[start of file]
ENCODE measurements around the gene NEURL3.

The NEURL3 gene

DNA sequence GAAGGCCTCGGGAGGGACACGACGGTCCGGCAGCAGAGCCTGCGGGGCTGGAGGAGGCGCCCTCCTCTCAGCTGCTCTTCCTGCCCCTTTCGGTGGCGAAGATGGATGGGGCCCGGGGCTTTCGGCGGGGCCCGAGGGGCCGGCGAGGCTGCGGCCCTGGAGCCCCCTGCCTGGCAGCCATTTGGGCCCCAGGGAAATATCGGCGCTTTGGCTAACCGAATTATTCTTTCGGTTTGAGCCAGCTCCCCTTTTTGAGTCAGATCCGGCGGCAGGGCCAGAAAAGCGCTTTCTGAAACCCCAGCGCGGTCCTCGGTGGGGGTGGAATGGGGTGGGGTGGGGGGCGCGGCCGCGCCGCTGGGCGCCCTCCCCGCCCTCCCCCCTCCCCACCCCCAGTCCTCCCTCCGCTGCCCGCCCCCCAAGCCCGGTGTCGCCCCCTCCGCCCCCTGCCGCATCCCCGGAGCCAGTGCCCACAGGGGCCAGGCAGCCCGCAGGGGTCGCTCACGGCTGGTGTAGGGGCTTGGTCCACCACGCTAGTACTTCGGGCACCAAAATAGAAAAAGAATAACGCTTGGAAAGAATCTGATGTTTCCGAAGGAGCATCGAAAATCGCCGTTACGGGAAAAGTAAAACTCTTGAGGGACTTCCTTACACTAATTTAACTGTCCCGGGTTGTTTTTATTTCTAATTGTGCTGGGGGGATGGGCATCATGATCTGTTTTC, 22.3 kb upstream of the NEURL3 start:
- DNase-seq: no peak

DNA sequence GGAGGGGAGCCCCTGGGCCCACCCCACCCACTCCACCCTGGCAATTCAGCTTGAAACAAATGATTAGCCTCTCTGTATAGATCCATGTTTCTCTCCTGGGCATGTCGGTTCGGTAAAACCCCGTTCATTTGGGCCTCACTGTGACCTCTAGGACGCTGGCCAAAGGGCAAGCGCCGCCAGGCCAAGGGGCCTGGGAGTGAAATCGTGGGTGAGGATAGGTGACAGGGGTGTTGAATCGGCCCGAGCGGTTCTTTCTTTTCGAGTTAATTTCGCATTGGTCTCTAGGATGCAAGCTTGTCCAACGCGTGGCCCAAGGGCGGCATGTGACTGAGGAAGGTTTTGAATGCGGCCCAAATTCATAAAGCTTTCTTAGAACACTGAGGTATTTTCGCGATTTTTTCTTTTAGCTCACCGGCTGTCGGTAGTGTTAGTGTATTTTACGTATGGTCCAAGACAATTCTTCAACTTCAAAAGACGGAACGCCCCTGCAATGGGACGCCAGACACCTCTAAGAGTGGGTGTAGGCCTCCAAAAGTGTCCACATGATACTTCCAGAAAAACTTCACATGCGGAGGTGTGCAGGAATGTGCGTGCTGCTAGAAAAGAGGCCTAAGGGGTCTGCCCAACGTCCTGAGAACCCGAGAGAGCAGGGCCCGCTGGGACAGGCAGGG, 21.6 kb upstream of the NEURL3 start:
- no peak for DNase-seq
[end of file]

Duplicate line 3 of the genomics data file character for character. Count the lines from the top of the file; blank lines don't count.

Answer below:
DNA sequence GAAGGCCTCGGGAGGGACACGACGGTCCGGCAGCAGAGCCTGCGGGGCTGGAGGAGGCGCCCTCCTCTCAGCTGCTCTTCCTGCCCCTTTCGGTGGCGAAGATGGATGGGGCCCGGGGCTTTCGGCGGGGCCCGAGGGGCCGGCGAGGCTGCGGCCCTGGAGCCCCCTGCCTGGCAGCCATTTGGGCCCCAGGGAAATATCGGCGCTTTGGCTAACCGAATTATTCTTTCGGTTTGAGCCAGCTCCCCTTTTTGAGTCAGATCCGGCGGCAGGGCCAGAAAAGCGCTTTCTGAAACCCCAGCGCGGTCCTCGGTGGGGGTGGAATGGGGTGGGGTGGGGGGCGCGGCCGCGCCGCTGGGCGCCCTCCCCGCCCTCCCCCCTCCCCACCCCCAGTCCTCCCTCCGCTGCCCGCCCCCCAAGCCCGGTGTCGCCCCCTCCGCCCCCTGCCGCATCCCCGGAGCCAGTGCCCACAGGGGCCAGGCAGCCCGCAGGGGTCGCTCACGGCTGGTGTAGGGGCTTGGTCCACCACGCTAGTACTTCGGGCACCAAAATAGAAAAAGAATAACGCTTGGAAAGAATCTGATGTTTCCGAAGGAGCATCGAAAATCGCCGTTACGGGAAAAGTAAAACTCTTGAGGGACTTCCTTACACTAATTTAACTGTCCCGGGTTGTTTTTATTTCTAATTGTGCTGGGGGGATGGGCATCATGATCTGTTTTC, 22.3 kb upstream of the NEURL3 start: